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Graphene came first, then slicene, germanene, tienene and phospherene. As the physical limits of miniaturized silicon—and the demand for computers that would make today’s appear like snails—force a search for exotic, virtually invisible materials, science is back to its atomic basics.

Barely two years after silicene was first created in a laboratory—with some questioning if the material even existed—a team of scientists at the University of Texas at Austin last week announced the creation of a one-atom thick sheet of silicon atoms and used it as a rudimentary transistor.

Working with a team of Italian scientists, the Texans worked around silicene’s greatest problem: exposed to air, it falls apart within two minutes, revealing the fragility of its diaphanous sheets and the enormous difficulty of building it into a working transistor. The silicene built in Texas demonstrated something its more widely celebrated cousin, graphene—a material otherwise known to be a very efficient conductor of electricity—has not managed: the ability to craft electrodes on it, enabling electrons to hop, a critical function in relaying a current and, by extension, enabling the binary language (logic operations) of computing—on and off, 1 and 0.

Silicene also scores over graphene because it is made from silicon, the material that underlies the vast, global computer-manufacturing industry. Graphene is built from a gossamer sheet of carbon (an elemental building block of everything on earth, from human beings to oil), and is so strong that a square metre, one-atom thin graphene hammock weighing as much as a cat’s whisker could support a 4-kg cat.

It does not currently allow logic operations, but graphene is more stable than silicene and easier to make. Graphene can be peeled off a block of graphite using adhesive tape, while unstable silicene, the journal Nature reported earlier this week, must be created from a hot mist of silicon atoms deposited within a protective sandwich of silver and alumina in a powerful vacuum.

But silicine, if its formidable production hurdles could be overcome, would not require the world to use an entirely new material, as graphene would.

Across the Pacific Ocean at the Aix-Marseille University in France, another team of scientists hopes to imitate the ingenious process of creating silicene with another transient material, germanene.

Like the other two, germanene—created last year jointly by French, Spanish and German scientists—is not something that nature produces. In other words, they exist nowhere in the universe except in the laboratories that make them. Unlike graphene whose atoms naturally take a hexagonal, honeycomb shape, germanene and silicene must be forced into honeycombs in those hot, airless chambers.

First proposed in the form of a research paper in the journal Physical Review Letters in 2009, germanene—unlike its cousins—could not even be synthesized until 2014.

Making germanene required the same high-temperature, powerful-vacuum technique used with silicene—except the silver part of the sandwich failed. What worked as a foundation was gold (a Chinese team working on a parallel track used platinum), on which researchers deposited a one-atom layer of germanium, the base material.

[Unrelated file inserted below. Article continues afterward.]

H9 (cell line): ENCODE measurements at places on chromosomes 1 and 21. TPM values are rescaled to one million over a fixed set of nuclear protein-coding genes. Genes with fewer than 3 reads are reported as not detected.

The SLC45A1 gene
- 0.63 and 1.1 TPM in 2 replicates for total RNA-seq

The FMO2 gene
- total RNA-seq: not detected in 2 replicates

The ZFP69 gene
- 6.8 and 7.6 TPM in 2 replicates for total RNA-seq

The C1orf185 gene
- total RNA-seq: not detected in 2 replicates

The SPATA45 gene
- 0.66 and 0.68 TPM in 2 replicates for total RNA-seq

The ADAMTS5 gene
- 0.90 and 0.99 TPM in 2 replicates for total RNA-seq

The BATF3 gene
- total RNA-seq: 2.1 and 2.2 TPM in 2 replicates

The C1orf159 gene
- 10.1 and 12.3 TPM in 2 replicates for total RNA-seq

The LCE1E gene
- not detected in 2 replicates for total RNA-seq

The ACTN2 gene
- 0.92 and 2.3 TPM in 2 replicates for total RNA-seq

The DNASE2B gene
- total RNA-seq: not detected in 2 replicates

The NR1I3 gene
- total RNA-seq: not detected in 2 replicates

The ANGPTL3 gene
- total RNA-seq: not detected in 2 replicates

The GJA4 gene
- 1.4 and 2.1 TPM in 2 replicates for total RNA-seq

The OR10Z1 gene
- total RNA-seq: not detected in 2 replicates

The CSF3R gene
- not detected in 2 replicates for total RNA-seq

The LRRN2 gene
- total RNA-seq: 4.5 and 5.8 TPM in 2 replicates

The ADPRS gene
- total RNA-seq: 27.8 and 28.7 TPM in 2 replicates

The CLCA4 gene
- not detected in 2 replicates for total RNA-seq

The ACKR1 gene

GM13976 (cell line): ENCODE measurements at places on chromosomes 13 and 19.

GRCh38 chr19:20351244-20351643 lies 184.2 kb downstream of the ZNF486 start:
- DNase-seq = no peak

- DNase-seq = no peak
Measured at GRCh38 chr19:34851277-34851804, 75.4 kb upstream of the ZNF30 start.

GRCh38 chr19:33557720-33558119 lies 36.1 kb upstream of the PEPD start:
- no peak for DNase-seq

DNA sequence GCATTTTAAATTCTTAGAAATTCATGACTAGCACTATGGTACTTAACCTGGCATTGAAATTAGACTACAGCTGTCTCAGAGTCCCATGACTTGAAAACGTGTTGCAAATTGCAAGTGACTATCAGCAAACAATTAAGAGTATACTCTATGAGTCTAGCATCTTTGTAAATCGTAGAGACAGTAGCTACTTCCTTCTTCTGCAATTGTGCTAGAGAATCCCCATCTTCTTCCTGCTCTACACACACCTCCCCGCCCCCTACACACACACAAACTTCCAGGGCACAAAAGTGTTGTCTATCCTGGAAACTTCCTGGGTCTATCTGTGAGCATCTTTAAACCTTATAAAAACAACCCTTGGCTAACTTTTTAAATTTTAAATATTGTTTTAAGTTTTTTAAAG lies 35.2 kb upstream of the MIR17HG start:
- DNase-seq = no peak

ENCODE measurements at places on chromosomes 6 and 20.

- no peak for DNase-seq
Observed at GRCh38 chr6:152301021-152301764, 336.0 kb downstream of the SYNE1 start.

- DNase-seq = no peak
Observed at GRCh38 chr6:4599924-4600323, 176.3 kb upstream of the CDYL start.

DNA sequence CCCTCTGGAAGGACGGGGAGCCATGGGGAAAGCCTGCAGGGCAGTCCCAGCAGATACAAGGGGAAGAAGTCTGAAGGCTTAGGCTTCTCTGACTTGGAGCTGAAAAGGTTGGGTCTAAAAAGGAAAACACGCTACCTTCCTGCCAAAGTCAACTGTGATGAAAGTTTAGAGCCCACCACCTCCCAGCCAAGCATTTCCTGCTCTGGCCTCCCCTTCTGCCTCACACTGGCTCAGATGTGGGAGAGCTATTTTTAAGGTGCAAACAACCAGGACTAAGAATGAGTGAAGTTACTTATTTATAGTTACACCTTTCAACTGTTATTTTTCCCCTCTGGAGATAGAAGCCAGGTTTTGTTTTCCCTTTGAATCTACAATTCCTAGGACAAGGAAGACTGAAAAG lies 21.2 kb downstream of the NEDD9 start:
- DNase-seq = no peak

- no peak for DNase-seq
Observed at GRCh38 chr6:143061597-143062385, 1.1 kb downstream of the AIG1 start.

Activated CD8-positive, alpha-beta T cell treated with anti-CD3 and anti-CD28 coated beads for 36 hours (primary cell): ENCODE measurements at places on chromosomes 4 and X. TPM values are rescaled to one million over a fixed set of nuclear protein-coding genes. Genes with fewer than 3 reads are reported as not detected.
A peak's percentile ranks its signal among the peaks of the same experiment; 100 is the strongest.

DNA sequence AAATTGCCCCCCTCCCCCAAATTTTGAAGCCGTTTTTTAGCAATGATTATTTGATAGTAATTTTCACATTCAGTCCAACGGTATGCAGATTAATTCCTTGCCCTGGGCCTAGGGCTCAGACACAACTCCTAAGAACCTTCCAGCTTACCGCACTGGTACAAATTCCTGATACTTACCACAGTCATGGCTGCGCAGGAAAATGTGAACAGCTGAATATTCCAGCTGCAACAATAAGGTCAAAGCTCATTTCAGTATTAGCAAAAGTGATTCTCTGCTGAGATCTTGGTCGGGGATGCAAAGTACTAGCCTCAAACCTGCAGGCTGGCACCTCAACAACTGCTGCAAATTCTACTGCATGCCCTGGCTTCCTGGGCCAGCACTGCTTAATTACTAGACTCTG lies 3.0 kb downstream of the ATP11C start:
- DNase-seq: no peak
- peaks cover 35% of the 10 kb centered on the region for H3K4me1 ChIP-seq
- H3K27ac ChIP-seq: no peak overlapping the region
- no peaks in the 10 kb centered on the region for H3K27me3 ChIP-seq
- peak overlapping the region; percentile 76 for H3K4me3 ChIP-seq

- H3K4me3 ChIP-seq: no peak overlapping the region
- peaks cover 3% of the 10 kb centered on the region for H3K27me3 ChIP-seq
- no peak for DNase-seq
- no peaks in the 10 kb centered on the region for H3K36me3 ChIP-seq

Carbon, silicon and germanium follow one another on the periodic table. Scientists are already talking about using the next element on the table, tin, to make tienene, another theoretical option in building tomorrow’s computers.

Another candidate for powerful transistors and semiconductors that could be used in superthin, flexible electronics is phosphorene. Its base material is black phosphorus, which until last year could not be isolated in single layers; once it was, it could be peeled off into layers two or three atoms thick, using sticky tape, in much the same way as graphene from graphite. Currently, phospherene suffers from the same instability as silicene: it cannot tolerate the air we breathe. However, a paper in the journal Nano Letters, three months ago, described a process that encapsulates it in alumina—not unlike the methods used to create silicine and germanene—to keep it stable in air for up to two weeks.

The development of phosphorene is so new that papers are relatively scarce and the name does not show up in some scientific search engines. On the other hand, what is hard to keep up with is the oldest kid on the new-computing materials block, graphene.

In 2013, this column noted that thousands of papers had been written and hundreds of patent applications filed since two Russian emigres at the University of Manchester in the UK were awarded the 2010 Nobel for creating graphene.

New discoveries come thick and fast, some reporting workarounds to graphene’s chief problem—the inability to allow the electron-hopping so critical to computer language. Last week, a team of physicists at the University of California-Riverside said they had found a way to induce magnetism in graphene, potentially opening up its use for a new class of data-storage devices. The old cousin isn’t giving up just yet.

Samar Halarnkar is editor of IndiaSpend.org, a data-driven, public-interest journalism non-profit. He also writes the column Our Daily Bread in Mint Lounge.

Comments are welcome at frontiermail@livemint.com. To read Samar Halarnkar’s previous columns, go to www.livemint.com/frontiermail

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